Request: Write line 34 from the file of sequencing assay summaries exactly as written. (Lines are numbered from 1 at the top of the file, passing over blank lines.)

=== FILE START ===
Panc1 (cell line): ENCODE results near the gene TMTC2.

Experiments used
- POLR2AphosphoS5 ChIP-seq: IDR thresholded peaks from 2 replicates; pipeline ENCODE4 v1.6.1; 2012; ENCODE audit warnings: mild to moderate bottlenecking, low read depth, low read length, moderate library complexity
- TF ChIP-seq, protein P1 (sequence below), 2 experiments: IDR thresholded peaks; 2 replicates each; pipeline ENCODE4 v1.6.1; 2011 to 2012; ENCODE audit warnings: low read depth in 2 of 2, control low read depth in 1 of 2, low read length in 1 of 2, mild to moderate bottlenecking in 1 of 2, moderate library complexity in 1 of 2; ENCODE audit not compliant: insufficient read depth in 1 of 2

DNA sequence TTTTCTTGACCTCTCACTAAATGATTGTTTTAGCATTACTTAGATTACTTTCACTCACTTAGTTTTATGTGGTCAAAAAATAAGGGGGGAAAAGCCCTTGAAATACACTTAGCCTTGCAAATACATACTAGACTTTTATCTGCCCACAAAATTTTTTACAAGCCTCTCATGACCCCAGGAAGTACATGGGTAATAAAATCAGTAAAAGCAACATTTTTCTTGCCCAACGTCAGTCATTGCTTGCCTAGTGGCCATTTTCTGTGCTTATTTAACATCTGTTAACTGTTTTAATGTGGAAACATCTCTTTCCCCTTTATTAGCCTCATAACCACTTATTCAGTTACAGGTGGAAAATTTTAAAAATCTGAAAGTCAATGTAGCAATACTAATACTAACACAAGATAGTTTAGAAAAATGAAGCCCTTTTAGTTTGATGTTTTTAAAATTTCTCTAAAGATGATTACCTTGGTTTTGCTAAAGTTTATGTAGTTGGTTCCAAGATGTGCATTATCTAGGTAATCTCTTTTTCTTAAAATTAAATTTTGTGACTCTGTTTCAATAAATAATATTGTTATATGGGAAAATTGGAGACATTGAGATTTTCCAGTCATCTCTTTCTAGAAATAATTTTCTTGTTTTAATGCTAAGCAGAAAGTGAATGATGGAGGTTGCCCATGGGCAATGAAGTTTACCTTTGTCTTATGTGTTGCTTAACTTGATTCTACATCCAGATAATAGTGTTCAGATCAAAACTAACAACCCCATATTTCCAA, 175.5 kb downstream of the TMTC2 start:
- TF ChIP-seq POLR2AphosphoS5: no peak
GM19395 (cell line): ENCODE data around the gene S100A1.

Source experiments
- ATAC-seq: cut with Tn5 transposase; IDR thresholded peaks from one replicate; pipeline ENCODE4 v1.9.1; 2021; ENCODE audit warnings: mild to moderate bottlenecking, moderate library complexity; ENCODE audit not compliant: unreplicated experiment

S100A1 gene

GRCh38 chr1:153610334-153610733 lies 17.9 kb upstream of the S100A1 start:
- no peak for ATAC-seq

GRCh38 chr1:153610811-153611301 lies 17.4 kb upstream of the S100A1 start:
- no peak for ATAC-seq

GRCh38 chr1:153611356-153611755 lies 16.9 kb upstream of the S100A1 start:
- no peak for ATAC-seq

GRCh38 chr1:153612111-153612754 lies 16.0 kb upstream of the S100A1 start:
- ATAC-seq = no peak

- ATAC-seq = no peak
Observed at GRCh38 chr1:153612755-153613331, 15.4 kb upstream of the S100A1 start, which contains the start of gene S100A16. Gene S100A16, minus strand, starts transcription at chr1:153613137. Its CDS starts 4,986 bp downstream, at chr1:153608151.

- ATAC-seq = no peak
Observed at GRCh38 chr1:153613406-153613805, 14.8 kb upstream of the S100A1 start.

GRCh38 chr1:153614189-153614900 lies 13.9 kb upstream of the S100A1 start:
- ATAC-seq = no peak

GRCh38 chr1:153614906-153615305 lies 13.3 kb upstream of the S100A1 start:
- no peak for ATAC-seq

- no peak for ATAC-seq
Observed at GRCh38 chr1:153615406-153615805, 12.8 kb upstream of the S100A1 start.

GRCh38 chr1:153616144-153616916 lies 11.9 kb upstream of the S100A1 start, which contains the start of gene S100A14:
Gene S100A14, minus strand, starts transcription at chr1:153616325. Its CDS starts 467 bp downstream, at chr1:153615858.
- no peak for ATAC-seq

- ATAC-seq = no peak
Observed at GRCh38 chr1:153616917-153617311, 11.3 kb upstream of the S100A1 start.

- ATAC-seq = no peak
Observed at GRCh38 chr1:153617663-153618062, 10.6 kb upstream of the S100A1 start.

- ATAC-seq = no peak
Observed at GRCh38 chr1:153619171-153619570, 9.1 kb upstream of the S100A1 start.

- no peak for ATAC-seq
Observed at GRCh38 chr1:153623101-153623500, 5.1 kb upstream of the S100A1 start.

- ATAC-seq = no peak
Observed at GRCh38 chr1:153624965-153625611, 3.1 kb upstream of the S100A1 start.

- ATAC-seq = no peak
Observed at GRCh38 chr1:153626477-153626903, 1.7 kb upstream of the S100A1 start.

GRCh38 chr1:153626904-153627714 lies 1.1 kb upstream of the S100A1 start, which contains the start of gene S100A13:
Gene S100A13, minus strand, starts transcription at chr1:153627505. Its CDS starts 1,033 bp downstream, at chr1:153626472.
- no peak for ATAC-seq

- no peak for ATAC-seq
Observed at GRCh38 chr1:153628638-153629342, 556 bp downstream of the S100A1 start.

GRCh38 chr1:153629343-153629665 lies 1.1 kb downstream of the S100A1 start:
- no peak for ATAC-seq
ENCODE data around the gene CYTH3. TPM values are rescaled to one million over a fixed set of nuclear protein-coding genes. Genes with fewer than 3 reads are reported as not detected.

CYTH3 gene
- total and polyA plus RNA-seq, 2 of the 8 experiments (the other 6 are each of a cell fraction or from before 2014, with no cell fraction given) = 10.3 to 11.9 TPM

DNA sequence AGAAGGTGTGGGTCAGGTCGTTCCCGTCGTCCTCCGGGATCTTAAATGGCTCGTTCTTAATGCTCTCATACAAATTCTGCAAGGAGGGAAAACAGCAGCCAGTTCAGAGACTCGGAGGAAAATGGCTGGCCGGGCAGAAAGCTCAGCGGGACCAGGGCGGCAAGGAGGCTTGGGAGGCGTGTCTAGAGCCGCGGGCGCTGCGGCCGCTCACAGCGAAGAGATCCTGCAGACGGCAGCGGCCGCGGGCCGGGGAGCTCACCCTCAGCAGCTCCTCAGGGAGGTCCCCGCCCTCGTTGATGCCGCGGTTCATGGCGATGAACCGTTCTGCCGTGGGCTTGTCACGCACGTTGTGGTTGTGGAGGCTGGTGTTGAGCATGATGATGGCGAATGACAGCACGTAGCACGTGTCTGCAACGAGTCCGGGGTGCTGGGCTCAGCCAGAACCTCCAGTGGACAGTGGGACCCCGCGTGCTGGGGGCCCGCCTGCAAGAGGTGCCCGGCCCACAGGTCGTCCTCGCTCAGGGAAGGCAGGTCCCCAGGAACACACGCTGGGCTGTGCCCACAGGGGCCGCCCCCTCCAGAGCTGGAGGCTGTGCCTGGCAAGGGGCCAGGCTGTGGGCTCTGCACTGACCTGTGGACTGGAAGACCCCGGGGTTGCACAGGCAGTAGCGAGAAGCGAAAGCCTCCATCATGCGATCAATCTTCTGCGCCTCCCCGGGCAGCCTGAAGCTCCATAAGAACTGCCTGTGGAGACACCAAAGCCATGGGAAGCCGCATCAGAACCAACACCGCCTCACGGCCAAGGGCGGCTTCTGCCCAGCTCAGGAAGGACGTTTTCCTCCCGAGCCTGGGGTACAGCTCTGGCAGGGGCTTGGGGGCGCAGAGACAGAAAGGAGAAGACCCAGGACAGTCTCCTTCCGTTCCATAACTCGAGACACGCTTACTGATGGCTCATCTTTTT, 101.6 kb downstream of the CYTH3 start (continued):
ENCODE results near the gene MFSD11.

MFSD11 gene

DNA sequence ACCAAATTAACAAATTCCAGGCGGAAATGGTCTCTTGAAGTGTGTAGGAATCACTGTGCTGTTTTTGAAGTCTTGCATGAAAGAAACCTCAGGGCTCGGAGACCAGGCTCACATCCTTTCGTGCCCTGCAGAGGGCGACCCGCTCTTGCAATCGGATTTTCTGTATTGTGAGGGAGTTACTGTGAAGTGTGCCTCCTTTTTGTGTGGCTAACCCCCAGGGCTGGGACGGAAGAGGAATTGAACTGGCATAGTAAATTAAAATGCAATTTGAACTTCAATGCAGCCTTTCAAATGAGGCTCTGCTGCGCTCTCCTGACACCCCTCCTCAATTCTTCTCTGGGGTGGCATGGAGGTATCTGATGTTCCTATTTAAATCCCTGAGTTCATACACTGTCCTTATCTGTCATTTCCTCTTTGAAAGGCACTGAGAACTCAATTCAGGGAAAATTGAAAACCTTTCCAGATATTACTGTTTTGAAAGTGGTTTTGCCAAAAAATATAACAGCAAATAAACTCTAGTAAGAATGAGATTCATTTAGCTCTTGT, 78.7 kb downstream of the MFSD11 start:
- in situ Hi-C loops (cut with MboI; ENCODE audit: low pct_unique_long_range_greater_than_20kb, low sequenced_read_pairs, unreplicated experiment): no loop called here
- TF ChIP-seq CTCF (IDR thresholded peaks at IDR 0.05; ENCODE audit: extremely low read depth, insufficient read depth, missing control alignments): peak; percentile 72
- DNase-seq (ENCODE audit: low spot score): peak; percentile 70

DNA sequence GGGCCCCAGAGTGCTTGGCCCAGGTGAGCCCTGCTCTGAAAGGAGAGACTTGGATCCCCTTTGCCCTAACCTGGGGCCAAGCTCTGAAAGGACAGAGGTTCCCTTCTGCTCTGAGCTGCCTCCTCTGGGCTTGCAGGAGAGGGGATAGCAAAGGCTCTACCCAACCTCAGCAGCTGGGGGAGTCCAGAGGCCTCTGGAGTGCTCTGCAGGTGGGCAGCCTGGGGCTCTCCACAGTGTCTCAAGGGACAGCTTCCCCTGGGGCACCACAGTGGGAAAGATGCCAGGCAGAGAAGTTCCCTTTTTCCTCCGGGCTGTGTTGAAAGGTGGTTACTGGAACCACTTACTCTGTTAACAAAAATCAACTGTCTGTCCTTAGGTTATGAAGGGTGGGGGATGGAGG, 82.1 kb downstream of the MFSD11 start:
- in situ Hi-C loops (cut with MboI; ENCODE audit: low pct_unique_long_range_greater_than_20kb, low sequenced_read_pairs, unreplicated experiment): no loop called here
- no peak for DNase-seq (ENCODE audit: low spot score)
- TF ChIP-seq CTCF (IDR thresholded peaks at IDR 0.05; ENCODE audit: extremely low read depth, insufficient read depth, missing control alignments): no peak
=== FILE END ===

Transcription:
- ATAC-seq = no peak